Jesus is sentenced to be crucified (19:1-16).
Then Pilate gave orders to have Jesus severely whipped. The soldiers twisted some thorny branches into a crown and thrust it on his head. Draping a purple robe around his shoulders, they kept coming up to him as if he were royalty, mocking him, saying, "Hail! King of the Jews!" But then they would strike him in the face.
Once again Pilate went out before the crowd. "Listen!" he said, "I will have Jesus brought out to you, but I want you to know that I find no basis for a charge against him."
Jesus came out, wearing the crown of thorns and the purple robe. "Look! Here is the man!" declared Pilate.
When the chief priests and their temple guards saw him, they yelled out, "Crucify him! Crucify him!"
"No," said Pilate, "you take him and crucify him! I find no basis for a charge against him."
The Jewish authorities answered back, "We have a law that carries the penalty of death and he broke it. He claimed to be the Son of God."
This gave Pilate yet another reason to be afraid. So he went back inside and said to Jesus, "Tell me, where did you come from?" Jesus gave him no answer.
"Why won't you answer my question?" said Pilate. "Don't you know that I have the authority to set you free or to crucify you?"
"If God had not given you the authority," answered Jesus, "you would not be able to do anything to me. So the one who handed me over to you is guilty of an even greater sin."
From then on Pilate tried to set Jesus free, but the Jewish authorities kept shouting, "If you let this man go, you are no friend of the Emperor! Anyone who claims to be king is guilty of rebellion against the Emperor!"
When Pilate heard this, he brought Jesus out, and took his seat on the judge's bench. The place was called "The Stone Pavement'" or, in Aramaic, "Gabbatha." It was about noon on the day before Passover (the day of preparation). "Here is your king!" said Pilate to the mob.
"Away with him! Away with him!" they shouted. "Crucify him!"
"So you want me to crucify your king?" responded Pilate.
"The only king we have is the Emperor!" shouted back the chief priests. Then Pilate handed Jesus over them to be crucified, and they took him away.
The crucifixion and death of Jesus (19:17-30).
Jesus carried his own cross to the place known as "The Skull," or, in the language of the Jews, "Golgotha." There they nailed him to a cross. Two others were crucified, one on each side of Jesus.
Pilate had the charge against Jesus written on a board and posted on the cross above Jesus' head. It read, "Jesus of Nazareth, the King of the Jews." The words were written in Aramaic, Latin, and Greek .
Many of the people in Jerusalem read this inscription because the place where Jesus was crucified was just outside the city. So the chief priests went to Pilate and said, "Why did you write, 'The King of the Jews'? You should have written, 'This man claimed to be the King of the Jews.'"
Pilate answered, "What I have written, stays written."
After the soldiers had nailed Jesus to the cross, they took his robe and tore it into four pieces, one piece for each of them. Since his inner garment was seamless, woven from top to bottom, the soldiers said to one another, "Let's not rip it apart, but throw dice to see who will get it." This happened so the Scripture would be fulfilled that said, "They divided up my robe, but threw dice for my inner garment."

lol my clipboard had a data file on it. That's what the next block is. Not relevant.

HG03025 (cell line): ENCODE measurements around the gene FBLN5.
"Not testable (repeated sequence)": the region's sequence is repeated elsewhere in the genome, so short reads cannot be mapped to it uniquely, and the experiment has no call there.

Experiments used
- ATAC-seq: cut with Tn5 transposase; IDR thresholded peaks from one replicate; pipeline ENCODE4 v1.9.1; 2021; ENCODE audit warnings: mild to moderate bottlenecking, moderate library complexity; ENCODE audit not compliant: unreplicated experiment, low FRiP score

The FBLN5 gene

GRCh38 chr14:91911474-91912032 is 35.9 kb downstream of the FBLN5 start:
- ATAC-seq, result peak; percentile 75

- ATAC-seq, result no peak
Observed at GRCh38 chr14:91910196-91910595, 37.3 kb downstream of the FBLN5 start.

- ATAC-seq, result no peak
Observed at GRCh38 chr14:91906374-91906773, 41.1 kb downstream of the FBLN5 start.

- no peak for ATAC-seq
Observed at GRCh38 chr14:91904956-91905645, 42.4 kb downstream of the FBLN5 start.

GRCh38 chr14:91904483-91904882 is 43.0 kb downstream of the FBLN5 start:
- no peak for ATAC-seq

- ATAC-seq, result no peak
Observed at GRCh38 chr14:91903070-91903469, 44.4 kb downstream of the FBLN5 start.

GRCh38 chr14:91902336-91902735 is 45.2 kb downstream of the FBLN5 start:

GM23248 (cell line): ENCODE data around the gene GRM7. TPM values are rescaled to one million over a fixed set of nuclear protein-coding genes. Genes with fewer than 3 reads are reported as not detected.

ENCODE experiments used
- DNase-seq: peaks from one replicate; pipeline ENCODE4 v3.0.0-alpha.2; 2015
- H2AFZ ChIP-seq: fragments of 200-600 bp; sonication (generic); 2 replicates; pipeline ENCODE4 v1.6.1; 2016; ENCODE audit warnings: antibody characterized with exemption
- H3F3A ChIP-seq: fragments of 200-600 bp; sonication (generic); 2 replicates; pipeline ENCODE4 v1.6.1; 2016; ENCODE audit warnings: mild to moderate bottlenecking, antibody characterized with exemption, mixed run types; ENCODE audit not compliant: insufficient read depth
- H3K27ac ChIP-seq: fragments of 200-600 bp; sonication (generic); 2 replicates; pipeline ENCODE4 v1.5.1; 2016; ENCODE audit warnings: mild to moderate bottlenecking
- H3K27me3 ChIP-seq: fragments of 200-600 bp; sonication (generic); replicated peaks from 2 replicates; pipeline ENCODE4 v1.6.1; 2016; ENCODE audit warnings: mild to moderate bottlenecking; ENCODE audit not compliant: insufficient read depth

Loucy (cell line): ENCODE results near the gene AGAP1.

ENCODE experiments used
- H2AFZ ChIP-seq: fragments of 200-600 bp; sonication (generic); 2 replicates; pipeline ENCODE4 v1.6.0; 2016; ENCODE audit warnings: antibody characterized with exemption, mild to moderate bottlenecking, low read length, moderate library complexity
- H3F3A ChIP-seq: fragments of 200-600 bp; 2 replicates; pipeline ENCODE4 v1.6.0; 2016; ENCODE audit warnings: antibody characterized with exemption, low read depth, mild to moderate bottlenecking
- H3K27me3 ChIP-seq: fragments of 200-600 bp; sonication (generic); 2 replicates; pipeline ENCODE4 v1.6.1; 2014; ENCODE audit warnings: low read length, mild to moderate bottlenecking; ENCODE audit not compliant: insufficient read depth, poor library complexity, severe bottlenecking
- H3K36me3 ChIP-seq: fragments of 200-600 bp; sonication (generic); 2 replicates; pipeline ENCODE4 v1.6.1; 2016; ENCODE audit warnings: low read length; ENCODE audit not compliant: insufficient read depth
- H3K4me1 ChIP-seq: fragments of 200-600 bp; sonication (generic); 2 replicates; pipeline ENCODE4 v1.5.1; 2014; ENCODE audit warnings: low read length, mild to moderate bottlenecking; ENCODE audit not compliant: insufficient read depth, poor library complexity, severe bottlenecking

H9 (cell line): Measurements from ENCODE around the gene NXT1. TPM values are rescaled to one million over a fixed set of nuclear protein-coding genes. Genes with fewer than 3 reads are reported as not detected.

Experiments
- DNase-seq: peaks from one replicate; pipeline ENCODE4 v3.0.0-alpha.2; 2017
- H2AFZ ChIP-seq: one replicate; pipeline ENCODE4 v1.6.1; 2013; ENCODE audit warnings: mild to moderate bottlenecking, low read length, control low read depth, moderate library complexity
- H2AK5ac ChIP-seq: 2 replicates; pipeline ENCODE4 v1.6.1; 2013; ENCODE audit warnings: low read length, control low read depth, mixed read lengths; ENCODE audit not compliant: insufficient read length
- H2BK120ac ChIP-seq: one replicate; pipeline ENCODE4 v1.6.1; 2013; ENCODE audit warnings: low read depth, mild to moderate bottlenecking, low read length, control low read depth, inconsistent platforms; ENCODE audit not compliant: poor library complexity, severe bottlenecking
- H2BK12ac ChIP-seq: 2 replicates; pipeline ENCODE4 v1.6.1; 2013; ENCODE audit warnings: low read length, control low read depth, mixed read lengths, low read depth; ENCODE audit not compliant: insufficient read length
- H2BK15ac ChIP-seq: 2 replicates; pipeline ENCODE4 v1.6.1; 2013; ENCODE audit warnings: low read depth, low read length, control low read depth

So that is just what they did.
Jesus' mother was standing near the cross along with her sister Mary, the wife of Clopas, and Mary Magdalene. So when Jesus saw his mother standing there, and me by her side, he said to her, "Dear woman, John is now your son!" Then he said to me, "She is now your mother!" From that day on I took her to live in my home.
Later on, when Jesus knew that the work he had been sent to do was over, and so that the Scriptures would be fulfilled, he said, "I am thirsty." So they soaked a sponge in a jar of vinegar wine and held it up to his mouth, using the branch of a hyssop plant. When he had taken the wine, Jesus said, "It is finished!" Then he bowed his head and yielded his spirit to God.
A soldier thrusts a spear into Jesus' side (19:31-37).
Since it was Friday, the Jewish authorities asked Pilate to have the legs of the crucified men broken, and their bodies taken down. They did not want them on the cross during the Sabbath, especially during Passover. So the soldiers came and broke the legs of the two men who had been crucified along with Jesus. But when they came to Jesus, they saw that he was already dead. So they did not break his legs.
But one of the soldiers thrust a spear into his side, and at once blood and water flowed out. I know this is true because it was reported by a man who actually saw it happen, and he is totally reliable. So now you too may believe. All this happened so that the Scripture would be fulfilled, "Not one of his bones will be broken," and, "They will look on him in whose side they thrust a spear."
Jesus is buried in a nearby garden tomb (19:38-42).
Joseph of Arimathea, a disciple of Jesus (although he kept it quiet because he was afraid of the Jewish authorities) went to Pilate and asked for the body of Jesus. Pilate agreed, so Joseph came and took it down from the cross.
Nicodemus went with Joseph, carrying about seventy-five pounds of spices, a mixture of myrrh and aloes. This was the same Nicodemus who some time before had visited Jesus at night. The two men wrapped the body in linen cloths with the spices, as required by the Jewish burial customs. Near the place where Jesus was crucified, there was a garden with a tomb that had never been used. The tomb was close by, and since the time of preparing for the Sabbath had come, they laid the body there.